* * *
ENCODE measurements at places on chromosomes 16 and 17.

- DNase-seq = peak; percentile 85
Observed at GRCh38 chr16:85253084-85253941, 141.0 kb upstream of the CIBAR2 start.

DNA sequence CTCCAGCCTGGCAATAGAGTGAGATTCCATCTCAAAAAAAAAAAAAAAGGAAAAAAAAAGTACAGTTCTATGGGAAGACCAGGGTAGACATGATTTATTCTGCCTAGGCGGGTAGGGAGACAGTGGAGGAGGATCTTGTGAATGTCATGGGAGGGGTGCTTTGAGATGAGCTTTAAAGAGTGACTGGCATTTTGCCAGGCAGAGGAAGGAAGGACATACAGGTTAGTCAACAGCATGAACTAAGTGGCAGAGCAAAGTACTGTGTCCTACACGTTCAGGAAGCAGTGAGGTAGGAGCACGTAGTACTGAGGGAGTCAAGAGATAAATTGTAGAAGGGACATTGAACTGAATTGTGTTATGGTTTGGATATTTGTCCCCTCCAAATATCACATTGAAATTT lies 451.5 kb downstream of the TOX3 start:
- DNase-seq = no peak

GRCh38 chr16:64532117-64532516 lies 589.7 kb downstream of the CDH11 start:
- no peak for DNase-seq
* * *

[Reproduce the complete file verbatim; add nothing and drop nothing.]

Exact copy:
ENCODE measurements at places on chromosomes 16 and 17.

- DNase-seq = peak; percentile 85
Observed at GRCh38 chr16:85253084-85253941, 141.0 kb upstream of the CIBAR2 start.

DNA sequence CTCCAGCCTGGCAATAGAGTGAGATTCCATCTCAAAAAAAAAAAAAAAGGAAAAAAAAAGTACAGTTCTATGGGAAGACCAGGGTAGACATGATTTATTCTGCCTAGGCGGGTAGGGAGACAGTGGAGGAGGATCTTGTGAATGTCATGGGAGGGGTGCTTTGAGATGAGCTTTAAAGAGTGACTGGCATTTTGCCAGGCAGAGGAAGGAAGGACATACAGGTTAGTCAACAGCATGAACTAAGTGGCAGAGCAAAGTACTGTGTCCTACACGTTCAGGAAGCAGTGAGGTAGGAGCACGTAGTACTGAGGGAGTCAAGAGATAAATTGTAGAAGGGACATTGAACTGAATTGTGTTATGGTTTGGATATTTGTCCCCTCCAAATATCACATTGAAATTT lies 451.5 kb downstream of the TOX3 start:
- DNase-seq = no peak

GRCh38 chr16:64532117-64532516 lies 589.7 kb downstream of the CDH11 start:
- no peak for DNase-seq